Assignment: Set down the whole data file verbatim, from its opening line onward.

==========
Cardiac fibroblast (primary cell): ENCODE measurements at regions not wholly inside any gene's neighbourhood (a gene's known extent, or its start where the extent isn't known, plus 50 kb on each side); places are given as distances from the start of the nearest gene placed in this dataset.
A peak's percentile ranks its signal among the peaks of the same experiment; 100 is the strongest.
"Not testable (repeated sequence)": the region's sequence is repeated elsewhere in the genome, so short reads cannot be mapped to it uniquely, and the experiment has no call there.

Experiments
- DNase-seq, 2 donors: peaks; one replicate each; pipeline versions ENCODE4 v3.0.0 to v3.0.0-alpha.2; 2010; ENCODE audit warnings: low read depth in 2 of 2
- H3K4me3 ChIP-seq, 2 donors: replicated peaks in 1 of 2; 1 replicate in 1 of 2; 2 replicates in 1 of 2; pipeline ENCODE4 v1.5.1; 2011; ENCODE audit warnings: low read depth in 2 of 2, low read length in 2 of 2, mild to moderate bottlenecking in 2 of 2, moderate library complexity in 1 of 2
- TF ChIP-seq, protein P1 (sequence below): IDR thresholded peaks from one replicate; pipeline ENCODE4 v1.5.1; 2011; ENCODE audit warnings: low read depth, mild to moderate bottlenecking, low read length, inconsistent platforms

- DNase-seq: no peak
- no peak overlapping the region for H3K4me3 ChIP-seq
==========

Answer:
Cardiac fibroblast (primary cell): ENCODE measurements at regions not wholly inside any gene's neighbourhood (a gene's known extent, or its start where the extent isn't known, plus 50 kb on each side); places are given as distances from the start of the nearest gene placed in this dataset.
A peak's percentile ranks its signal among the peaks of the same experiment; 100 is the strongest.
"Not testable (repeated sequence)": the region's sequence is repeated elsewhere in the genome, so short reads cannot be mapped to it uniquely, and the experiment has no call there.

Experiments
- DNase-seq, 2 donors: peaks; one replicate each; pipeline versions ENCODE4 v3.0.0 to v3.0.0-alpha.2; 2010; ENCODE audit warnings: low read depth in 2 of 2
- H3K4me3 ChIP-seq, 2 donors: replicated peaks in 1 of 2; 1 replicate in 1 of 2; 2 replicates in 1 of 2; pipeline ENCODE4 v1.5.1; 2011; ENCODE audit warnings: low read depth in 2 of 2, low read length in 2 of 2, mild to moderate bottlenecking in 2 of 2, moderate library complexity in 1 of 2
- TF ChIP-seq, protein P1 (sequence below): IDR thresholded peaks from one replicate; pipeline ENCODE4 v1.5.1; 2011; ENCODE audit warnings: low read depth, mild to moderate bottlenecking, low read length, inconsistent platforms

- DNase-seq: no peak
- no peak overlapping the region for H3K4me3 ChIP-seq